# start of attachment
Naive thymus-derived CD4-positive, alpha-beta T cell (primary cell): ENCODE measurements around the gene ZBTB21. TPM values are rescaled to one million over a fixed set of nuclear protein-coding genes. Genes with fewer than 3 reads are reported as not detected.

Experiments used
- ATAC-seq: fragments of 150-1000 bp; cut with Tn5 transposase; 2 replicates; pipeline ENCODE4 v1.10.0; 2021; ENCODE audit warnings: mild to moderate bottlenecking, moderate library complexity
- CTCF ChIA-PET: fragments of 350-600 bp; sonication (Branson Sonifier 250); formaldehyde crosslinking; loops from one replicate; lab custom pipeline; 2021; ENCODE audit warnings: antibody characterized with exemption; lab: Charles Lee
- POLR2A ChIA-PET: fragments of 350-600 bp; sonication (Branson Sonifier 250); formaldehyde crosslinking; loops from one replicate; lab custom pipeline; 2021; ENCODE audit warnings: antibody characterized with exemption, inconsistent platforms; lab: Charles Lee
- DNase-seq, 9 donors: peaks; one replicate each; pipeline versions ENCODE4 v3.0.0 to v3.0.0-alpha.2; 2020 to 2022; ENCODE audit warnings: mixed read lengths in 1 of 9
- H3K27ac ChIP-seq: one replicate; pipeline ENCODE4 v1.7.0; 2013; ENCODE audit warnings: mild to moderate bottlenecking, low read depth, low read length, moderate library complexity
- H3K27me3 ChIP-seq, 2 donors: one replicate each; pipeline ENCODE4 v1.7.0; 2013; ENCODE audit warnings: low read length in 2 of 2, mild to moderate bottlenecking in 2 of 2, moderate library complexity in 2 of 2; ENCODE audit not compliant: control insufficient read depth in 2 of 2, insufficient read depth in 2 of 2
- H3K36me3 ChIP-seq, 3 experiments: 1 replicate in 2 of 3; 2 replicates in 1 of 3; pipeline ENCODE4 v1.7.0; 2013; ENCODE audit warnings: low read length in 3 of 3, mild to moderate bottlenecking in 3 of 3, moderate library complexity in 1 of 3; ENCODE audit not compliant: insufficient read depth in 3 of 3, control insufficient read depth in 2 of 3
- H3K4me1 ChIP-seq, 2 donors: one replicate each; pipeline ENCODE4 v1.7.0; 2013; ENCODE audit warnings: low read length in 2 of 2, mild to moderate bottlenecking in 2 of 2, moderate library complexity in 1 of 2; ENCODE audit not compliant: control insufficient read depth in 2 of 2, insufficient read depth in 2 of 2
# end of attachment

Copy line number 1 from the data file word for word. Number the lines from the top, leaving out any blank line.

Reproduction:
Naive thymus-derived CD4-positive, alpha-beta T cell (primary cell): ENCODE measurements around the gene ZBTB21. TPM values are rescaled to one million over a fixed set of nuclear protein-coding genes. Genes with fewer than 3 reads are reported as not detected.